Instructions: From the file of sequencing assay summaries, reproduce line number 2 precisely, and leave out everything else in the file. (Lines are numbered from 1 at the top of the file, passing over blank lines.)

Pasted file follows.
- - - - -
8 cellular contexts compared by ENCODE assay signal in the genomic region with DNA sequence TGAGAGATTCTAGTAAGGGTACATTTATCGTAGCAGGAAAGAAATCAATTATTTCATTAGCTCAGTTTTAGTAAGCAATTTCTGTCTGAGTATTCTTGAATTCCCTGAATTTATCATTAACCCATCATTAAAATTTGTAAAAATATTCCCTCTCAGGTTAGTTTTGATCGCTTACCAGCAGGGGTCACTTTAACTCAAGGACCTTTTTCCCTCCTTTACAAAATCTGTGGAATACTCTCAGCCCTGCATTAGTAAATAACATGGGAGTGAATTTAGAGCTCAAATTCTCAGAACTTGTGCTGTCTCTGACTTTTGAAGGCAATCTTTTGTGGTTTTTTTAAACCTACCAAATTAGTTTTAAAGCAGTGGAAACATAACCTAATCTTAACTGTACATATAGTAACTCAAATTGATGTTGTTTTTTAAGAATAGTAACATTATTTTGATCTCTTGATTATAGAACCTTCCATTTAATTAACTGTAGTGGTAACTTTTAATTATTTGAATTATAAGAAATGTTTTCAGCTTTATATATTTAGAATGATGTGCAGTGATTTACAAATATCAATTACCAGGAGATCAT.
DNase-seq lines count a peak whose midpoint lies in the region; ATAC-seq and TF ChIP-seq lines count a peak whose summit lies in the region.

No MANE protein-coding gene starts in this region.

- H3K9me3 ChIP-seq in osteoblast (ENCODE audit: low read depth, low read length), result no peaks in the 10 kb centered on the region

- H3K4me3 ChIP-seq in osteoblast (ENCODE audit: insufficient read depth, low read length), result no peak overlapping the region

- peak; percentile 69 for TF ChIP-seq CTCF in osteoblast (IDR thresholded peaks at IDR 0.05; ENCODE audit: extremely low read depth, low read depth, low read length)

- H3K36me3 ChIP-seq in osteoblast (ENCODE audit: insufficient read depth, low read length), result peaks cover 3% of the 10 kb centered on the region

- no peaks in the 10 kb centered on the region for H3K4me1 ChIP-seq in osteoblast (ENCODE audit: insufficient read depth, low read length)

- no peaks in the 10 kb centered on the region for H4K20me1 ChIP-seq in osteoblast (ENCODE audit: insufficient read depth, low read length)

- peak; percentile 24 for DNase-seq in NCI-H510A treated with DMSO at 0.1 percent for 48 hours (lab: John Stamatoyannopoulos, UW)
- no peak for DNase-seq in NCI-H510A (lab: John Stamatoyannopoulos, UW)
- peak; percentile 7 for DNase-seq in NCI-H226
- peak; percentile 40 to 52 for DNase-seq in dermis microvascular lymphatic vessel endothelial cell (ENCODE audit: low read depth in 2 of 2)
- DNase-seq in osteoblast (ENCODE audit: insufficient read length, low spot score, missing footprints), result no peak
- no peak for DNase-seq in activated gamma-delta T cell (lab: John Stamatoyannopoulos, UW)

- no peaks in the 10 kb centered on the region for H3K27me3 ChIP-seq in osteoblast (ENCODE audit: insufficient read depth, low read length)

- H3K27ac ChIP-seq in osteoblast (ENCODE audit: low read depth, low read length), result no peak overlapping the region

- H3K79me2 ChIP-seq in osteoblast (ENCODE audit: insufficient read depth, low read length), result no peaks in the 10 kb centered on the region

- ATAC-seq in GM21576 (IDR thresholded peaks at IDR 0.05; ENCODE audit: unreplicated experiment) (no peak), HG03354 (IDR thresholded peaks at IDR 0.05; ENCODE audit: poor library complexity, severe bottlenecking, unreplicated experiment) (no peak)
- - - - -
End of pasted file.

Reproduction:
DNase-seq lines count a peak whose midpoint lies in the region; ATAC-seq and TF ChIP-seq lines count a peak whose summit lies in the region.